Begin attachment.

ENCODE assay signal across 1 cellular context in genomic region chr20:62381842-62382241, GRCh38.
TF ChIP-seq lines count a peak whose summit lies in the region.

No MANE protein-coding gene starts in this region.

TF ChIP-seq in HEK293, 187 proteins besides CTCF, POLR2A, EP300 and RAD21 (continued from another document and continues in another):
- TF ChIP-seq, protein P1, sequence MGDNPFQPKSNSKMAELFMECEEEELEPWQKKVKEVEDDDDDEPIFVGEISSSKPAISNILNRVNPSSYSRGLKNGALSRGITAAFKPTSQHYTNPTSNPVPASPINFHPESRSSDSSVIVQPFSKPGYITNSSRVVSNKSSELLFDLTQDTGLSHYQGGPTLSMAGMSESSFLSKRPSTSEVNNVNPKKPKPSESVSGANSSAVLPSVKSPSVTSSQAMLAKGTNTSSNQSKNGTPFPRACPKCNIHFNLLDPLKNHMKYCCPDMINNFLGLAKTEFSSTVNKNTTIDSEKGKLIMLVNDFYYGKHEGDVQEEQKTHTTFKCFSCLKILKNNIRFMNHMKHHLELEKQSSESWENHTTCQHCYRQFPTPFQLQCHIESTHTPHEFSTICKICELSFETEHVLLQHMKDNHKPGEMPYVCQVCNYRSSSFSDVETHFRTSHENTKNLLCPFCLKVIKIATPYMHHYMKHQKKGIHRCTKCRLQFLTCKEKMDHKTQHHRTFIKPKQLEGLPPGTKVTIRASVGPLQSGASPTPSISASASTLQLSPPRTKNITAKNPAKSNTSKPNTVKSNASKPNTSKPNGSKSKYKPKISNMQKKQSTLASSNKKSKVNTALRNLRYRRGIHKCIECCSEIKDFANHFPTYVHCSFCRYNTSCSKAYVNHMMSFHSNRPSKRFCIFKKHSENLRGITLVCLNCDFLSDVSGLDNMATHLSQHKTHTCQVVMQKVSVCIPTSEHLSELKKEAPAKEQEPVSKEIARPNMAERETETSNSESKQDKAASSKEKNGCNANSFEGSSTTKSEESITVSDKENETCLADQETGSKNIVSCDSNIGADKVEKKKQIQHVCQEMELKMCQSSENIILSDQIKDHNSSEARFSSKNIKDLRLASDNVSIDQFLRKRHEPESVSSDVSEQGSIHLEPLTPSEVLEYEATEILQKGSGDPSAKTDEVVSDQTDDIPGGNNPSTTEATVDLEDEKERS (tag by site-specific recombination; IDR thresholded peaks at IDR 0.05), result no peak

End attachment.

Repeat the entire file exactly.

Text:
ENCODE assay signal across 1 cellular context in genomic region chr20:62381842-62382241, GRCh38.
TF ChIP-seq lines count a peak whose summit lies in the region.

No MANE protein-coding gene starts in this region.

TF ChIP-seq in HEK293, 187 proteins besides CTCF, POLR2A, EP300 and RAD21 (continued from another document and continues in another):
- TF ChIP-seq, protein P1, sequence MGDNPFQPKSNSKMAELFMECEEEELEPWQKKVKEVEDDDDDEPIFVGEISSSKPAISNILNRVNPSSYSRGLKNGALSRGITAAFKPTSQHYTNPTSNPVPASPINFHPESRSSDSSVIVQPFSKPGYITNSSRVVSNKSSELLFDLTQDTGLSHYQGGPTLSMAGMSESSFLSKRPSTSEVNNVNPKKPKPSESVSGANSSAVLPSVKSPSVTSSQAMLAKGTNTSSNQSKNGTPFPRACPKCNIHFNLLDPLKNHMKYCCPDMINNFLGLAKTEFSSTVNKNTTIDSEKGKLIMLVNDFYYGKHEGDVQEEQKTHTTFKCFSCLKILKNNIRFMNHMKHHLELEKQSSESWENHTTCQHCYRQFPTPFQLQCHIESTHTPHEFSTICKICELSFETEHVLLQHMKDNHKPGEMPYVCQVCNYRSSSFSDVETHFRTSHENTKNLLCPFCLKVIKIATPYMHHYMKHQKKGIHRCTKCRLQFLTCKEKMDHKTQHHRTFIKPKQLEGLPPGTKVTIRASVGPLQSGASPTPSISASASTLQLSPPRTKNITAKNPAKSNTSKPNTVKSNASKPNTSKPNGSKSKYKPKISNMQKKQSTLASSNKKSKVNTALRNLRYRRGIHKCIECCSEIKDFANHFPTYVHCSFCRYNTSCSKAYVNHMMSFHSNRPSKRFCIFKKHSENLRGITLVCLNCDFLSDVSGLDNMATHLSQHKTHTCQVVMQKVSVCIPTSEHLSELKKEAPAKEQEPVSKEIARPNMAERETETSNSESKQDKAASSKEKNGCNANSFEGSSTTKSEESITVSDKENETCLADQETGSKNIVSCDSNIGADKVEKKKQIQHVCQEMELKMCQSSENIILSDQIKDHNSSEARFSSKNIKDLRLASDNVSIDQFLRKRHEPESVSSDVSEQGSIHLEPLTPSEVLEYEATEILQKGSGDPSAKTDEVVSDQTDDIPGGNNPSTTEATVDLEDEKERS (tag by site-specific recombination; IDR thresholded peaks at IDR 0.05), result no peak